Jodi Arias Trial Today Judge Bars Jodi Arias Retrial Live TV Coverage; Won't Move Venue; Bars Twitter

Jodi Arias Trial Today:  Judge Sherry Stephens ruled that there will be no live TV coverage at the Jodi Arias retrial.

The Jodi Arias judge also ruled that the trial will remain in Phoenix. Attorneys for Jodi Arias argued that it would be hard to find impartial jurors because of the intense publicity the case will draw. The Jodi Arias judge also banned all electronic devices from the courtroom. This means that reporters will not be able to use Twitter to deliver the real-time updates to the public. This marred the first phase of the Jodi Arias trial.

In her ruling yesterday, Judge Sherry Stephens wrote "The court expects there will be significantly less media coverage of the case during the retrial of the penalty phase."

The first Jodi Arias trial ended with a conviction but not a sentence. Jodi Arias' murder conviction stands. Under Arizona law, prosecutors have the option of pursuing a second penalty phase with a new jury to get the death sentence. If the second jury fails to reach a verdict, the death penalty would be removed as an option. The judge will then sentence Jodi Arias to  life behind bars or be decide that she may be eligible for release after 25 years.

Jodi Arias admitted she killed Travis Alexander, but said she acted in self-defense because he was given to bouts of rage. Prosecutors said the killing was premeditated and fueled by jealous rage after Alexander said he wanted to break up with Jodi Arias and go to Mexico with another woman.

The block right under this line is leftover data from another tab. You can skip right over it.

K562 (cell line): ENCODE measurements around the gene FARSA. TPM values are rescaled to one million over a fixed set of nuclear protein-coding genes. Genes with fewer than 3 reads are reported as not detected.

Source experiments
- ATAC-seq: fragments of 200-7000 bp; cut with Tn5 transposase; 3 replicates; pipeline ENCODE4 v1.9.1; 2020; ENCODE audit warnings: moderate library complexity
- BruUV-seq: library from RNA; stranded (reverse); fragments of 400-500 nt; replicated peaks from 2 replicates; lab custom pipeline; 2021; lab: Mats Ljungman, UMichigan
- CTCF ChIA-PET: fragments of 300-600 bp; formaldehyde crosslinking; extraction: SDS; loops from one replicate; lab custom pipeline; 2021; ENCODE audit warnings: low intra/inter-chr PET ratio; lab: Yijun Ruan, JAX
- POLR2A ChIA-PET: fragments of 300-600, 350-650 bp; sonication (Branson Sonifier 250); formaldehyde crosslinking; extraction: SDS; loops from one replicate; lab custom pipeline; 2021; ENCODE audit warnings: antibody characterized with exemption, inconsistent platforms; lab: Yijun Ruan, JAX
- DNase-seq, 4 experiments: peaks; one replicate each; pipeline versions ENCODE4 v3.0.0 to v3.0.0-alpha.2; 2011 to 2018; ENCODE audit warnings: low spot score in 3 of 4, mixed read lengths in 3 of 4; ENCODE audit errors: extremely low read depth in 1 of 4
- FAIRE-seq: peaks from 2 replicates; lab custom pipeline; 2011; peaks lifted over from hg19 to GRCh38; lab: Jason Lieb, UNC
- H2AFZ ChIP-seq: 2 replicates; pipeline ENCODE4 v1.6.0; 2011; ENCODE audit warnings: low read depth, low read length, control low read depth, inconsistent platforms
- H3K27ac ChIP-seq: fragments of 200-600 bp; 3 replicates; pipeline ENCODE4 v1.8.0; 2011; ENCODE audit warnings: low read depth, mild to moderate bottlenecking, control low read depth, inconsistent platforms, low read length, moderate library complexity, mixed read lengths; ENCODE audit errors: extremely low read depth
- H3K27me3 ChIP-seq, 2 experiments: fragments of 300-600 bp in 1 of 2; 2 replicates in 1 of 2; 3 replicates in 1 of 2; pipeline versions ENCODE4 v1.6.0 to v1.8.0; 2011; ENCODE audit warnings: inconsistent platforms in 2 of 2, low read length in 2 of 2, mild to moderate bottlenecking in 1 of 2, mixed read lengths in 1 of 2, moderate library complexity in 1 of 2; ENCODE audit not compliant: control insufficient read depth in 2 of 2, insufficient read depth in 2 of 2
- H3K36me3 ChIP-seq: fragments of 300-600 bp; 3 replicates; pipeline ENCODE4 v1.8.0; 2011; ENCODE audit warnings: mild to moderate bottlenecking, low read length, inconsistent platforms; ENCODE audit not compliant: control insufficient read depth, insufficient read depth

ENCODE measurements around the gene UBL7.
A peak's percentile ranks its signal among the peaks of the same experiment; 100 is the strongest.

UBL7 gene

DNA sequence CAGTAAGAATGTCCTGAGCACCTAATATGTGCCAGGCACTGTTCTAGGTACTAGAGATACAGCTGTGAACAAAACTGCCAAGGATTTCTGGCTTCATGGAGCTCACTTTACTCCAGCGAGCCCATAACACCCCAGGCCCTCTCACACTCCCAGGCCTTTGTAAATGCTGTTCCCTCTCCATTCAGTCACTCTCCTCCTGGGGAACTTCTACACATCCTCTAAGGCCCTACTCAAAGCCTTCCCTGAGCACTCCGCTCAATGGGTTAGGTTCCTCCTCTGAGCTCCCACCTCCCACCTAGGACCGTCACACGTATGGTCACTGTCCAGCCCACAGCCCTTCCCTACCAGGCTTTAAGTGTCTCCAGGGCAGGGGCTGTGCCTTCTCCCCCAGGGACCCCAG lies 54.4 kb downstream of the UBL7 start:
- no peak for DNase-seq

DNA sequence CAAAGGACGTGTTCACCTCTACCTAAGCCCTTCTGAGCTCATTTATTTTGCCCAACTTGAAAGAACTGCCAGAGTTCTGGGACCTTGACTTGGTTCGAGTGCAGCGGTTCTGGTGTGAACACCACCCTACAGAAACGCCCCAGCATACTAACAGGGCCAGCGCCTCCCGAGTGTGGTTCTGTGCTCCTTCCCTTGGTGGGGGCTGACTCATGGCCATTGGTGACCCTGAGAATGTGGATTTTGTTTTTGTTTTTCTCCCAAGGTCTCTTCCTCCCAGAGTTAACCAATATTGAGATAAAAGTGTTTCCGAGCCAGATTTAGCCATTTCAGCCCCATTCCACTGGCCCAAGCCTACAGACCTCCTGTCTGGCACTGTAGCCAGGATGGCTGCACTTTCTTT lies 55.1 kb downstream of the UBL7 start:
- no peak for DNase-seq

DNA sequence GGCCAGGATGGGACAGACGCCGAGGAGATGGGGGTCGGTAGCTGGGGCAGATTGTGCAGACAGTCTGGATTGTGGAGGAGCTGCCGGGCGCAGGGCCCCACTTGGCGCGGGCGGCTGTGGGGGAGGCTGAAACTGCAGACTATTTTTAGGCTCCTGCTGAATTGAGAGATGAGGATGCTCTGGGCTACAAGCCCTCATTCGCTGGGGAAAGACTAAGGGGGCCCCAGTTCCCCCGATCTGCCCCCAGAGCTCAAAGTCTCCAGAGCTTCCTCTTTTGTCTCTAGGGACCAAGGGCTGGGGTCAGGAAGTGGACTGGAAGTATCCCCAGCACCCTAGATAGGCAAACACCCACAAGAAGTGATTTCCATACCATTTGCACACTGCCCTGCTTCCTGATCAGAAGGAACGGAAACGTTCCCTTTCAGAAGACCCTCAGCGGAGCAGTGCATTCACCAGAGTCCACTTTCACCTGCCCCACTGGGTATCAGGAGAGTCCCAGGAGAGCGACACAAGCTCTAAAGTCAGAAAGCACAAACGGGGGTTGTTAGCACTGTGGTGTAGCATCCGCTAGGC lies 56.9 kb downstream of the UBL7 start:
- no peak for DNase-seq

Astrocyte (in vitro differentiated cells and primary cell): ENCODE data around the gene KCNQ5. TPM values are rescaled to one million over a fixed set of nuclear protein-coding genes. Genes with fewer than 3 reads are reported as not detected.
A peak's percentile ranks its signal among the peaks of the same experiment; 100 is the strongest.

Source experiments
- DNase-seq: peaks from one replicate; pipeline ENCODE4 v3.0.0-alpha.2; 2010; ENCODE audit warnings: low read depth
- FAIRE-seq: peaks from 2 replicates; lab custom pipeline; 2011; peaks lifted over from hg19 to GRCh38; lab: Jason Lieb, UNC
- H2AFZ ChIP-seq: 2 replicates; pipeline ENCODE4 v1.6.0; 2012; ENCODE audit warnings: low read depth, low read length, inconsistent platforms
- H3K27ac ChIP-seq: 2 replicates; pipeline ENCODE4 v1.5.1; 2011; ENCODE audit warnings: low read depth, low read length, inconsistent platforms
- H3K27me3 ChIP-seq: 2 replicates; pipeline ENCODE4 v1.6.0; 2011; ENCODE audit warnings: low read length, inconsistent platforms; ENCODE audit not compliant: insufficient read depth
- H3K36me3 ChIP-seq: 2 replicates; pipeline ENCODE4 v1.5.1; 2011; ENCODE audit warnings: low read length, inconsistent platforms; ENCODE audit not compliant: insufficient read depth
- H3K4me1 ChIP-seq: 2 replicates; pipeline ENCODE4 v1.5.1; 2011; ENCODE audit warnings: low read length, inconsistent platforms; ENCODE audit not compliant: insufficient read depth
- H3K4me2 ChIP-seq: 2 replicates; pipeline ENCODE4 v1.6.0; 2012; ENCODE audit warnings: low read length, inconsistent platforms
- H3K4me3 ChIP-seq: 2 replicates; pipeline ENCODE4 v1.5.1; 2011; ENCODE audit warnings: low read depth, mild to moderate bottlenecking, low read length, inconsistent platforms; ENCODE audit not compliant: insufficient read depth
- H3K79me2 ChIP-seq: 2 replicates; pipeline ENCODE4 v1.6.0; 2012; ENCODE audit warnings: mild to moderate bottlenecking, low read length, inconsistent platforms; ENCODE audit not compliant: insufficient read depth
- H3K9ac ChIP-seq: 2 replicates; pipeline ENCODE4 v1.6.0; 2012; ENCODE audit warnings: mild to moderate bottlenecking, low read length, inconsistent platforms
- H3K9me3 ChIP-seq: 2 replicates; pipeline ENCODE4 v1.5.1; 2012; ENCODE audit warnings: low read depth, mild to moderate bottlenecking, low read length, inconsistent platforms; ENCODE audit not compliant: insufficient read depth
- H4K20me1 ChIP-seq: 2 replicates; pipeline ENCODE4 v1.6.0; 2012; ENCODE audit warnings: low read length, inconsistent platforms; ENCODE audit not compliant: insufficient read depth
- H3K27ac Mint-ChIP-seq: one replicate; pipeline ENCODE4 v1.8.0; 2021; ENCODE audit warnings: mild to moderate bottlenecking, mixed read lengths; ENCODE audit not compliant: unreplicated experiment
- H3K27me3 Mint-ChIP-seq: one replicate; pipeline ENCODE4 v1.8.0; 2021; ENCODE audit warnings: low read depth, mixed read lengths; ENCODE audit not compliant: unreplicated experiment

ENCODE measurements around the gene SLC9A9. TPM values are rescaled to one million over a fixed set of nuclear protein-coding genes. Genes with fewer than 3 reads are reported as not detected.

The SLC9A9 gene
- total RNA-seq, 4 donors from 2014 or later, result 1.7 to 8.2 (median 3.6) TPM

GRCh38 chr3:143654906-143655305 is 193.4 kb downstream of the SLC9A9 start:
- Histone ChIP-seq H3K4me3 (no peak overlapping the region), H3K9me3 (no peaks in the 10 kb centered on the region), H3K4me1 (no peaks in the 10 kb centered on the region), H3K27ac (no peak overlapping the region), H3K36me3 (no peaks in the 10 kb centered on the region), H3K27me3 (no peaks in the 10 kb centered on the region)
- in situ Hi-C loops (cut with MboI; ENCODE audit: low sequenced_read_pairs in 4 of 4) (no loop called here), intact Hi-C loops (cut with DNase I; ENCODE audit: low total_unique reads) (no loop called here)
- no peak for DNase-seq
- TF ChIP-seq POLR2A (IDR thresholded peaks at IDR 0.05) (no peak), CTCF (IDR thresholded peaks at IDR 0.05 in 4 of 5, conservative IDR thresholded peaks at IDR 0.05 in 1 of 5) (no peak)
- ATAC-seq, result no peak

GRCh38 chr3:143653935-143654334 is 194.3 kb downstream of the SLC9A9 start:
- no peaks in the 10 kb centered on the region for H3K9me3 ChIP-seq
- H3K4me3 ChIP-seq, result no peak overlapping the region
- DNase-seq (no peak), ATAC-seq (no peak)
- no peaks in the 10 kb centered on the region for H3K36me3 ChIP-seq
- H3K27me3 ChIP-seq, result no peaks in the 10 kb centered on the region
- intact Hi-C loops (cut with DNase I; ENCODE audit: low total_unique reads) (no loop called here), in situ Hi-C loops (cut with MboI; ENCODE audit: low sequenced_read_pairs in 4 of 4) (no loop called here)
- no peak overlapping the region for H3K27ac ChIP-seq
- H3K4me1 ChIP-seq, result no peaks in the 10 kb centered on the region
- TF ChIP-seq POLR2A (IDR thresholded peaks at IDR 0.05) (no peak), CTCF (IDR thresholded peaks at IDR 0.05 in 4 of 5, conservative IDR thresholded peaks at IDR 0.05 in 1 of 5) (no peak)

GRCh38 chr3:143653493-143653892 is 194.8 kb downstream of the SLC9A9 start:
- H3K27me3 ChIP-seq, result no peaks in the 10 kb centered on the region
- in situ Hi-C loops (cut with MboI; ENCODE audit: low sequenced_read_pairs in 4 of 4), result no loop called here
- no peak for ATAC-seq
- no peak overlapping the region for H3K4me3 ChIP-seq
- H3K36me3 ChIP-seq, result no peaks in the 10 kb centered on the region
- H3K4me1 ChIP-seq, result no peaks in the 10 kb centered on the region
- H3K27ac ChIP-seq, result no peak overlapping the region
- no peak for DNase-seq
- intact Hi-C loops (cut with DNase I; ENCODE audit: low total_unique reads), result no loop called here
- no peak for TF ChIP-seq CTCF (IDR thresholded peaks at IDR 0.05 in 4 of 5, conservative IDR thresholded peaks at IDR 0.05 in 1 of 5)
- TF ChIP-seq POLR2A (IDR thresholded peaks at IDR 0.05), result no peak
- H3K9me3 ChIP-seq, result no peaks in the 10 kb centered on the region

Jodi Arias' first trial captured worldwide attention when every minute of the trial was broadcast live on TV. Judge Sherry Stephens wants to minimize the spectacle in the Jodi Arias retrial by banning live television coverage.

Lawyers for Jodi Arias wanted the retrial moved out of the Phoenix metropolitan area because of excessive publicity. Judge Stephens ruled that the move wasn't necessary. The Jodi Arias judge plans to summon 400 prospective jurors.

Judge Stephens wrote "Jurors with preconceived notions about the appropriate sentence will be excused." Stephens also denied a motion by defense to sequester the jury for the duration of the trial. The next phase of the Jodi Arias Trial is expected last two months.

Jodi Arias alleged that Alexander had a history of domestic abuse and was particularly sadistic with her. The jury rejected her allegations but couldn't decide whether the she should get the death penalty or be sentenced to life in prison. Arias made public statements that she preferred death to life in a cage, but balked when she realized what that would do to her family. Her guilty verdict still stands as the defense and prosecution prepare for the new phase in the trial that will determine whether prosecutors will still go after the death penalty for Arias.

Jodi Arias' lawyers asked judge Sherry Stephens to vacate the jury's ruling that the murder was "especially cruel." This is the classification that allowed the prosecution to argue for the death penalty. Jodi Arias' lawyers argued that "especially cruel" is too broad of a term for jurors who aren't legal experts to fairly judge what makes one killing more cruel than another. Arizona law defines "cruel manner" in terms of the victim's pain and suffering. It didn't take into the mitigating factors of the crime, like Arias' age or the "unusual and substantial duress" she was suffering. The filing challenged a 2002 U.S. Supreme Court decision that ruled defendants have the right for jurors to determine the aggravating factors that qualify them for the death penalty.

There has been no retrial date has been set.

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